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Chinese link to military chip backdoor is disputed

Errata writer discounts security flimflam
Tue May 29 2012, 09:53
Security threats - password theft

SUGGESTIONS THAT China is intentionally putting backdoors in computer chips used by the US military have been disputed by a security expert.

Security researcher Sergei Skorobogatov at Cambridge University reported that he found a backdoor in a commercial, encrypted military chip (Microsemi/Actel ProASIC3), and warned of terrifying implications.

"We scanned the silicon chip in an affordable time and found a previously unknown backdoor inserted by the manufacturer. This backdoor has a key, which we were able to extract. If you use this key you can disable the chip or reprogram it at will, even if locked by the user with their own key," he wrote.

"This particular chip is prevalent in many systems from weapons, nuclear power plants to public transport. In other words, this backdoor access could be turned into an advanced Stuxnet weapon to attack potentially millions of systems. The scale and range of possible attacks has huge implications for National Security and public infrastructure."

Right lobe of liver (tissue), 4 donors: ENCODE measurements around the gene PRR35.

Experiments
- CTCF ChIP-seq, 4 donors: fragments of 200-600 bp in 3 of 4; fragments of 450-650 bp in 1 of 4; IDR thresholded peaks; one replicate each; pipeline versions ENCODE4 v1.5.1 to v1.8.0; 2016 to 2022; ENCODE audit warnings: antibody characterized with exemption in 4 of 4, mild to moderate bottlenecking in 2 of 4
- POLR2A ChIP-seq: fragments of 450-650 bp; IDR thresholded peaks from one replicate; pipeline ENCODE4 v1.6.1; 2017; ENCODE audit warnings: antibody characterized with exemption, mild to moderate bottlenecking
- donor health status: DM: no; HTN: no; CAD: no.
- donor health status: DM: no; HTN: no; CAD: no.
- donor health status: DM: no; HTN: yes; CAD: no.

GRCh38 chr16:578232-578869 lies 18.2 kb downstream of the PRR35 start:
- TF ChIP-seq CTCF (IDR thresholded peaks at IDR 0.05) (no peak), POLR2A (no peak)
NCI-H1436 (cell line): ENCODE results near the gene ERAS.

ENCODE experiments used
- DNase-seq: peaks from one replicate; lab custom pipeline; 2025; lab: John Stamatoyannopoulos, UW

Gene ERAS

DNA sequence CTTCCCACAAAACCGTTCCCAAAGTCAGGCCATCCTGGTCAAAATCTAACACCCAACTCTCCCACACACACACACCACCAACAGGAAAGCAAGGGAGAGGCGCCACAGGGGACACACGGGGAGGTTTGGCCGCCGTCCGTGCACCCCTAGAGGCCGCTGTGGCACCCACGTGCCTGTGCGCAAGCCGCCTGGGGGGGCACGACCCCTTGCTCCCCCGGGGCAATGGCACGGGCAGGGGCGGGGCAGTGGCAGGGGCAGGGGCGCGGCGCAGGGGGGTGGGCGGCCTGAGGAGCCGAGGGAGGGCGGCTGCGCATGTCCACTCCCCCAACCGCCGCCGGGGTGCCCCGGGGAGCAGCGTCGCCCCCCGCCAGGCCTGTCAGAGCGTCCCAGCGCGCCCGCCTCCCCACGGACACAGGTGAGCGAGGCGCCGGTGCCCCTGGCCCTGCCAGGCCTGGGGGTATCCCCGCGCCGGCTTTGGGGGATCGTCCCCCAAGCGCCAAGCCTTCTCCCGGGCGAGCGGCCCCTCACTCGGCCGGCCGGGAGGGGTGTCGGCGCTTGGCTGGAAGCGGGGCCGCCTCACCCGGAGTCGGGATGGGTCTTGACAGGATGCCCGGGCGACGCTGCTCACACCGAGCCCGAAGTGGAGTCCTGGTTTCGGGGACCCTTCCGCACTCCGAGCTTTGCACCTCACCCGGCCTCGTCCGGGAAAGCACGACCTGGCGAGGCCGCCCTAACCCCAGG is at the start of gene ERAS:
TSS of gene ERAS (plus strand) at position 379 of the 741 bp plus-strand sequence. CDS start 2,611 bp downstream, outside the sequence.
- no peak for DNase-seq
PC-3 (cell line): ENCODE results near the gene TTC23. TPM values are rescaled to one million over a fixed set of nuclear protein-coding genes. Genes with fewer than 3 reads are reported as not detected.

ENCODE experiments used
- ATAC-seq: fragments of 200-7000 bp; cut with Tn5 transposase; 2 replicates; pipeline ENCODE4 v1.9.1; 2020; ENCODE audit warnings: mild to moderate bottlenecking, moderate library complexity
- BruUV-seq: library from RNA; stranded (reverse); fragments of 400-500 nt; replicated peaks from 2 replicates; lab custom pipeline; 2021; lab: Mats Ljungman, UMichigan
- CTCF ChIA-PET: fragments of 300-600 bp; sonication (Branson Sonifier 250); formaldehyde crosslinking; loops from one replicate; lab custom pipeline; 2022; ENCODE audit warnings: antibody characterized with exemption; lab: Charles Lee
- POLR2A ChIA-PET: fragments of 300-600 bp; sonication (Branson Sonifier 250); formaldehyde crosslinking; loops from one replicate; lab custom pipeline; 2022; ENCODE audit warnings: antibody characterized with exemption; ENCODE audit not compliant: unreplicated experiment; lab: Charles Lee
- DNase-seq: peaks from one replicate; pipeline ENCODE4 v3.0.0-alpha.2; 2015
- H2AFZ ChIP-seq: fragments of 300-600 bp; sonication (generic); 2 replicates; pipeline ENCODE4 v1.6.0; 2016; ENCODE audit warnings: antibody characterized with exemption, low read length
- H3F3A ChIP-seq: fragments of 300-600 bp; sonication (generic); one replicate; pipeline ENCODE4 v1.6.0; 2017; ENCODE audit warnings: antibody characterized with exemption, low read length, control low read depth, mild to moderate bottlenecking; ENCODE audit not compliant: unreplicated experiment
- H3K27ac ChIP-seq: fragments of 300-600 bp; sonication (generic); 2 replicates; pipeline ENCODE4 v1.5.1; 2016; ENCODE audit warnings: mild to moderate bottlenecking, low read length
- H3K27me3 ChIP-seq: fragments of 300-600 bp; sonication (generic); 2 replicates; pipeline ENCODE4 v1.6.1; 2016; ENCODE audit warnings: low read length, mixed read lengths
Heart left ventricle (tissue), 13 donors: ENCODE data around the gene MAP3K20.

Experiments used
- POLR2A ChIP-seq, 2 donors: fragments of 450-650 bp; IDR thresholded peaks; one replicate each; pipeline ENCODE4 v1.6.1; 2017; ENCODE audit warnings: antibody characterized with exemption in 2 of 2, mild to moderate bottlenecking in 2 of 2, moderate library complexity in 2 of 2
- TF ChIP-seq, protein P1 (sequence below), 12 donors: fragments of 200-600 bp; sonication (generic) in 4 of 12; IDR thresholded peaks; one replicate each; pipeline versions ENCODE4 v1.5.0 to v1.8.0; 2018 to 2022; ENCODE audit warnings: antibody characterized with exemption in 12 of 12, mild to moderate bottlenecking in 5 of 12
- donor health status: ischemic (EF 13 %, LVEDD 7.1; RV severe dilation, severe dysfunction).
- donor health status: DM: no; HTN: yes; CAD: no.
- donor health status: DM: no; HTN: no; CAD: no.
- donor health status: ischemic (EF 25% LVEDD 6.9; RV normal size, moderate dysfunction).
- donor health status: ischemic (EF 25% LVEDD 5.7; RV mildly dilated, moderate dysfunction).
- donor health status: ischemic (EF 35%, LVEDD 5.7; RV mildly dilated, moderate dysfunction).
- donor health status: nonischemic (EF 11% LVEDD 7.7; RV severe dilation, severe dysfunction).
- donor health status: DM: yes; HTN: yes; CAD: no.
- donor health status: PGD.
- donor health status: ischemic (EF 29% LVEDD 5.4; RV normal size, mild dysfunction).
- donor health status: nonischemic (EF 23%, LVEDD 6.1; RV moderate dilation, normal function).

This warning follows reports about Flame, another Stuxnet like weapon that is being discussed in security blogs. However, while that is being widely accepted as a real threat produced by some government intelligence agency, the same cannot be said of the backdoor in the chip.

Robert David Graham writing at the Errata Security blog dismissed talk about a severe vulnerability, explaining that what was found in the chip is nothing out of the ordinary.

"While they did find a backdoor in a popular FPGA chip, there is no evidence the Chinese put it there, or even that it was intentionally malicious. Backdoors are common, but rarely malicious," he said. "The military uses a lot of commercial, off-the-shelf products. That doesn't mean there is anything special about it."

However, he did concede that there is some kind of security threat here, if some tweaks were made to the hardware. "The Chinese might subvert FPGAs so that they could later steal intellectual-property written to the chips," he added, "but the idea they went through all this to attack the US military is pretty fanciful." µ

 

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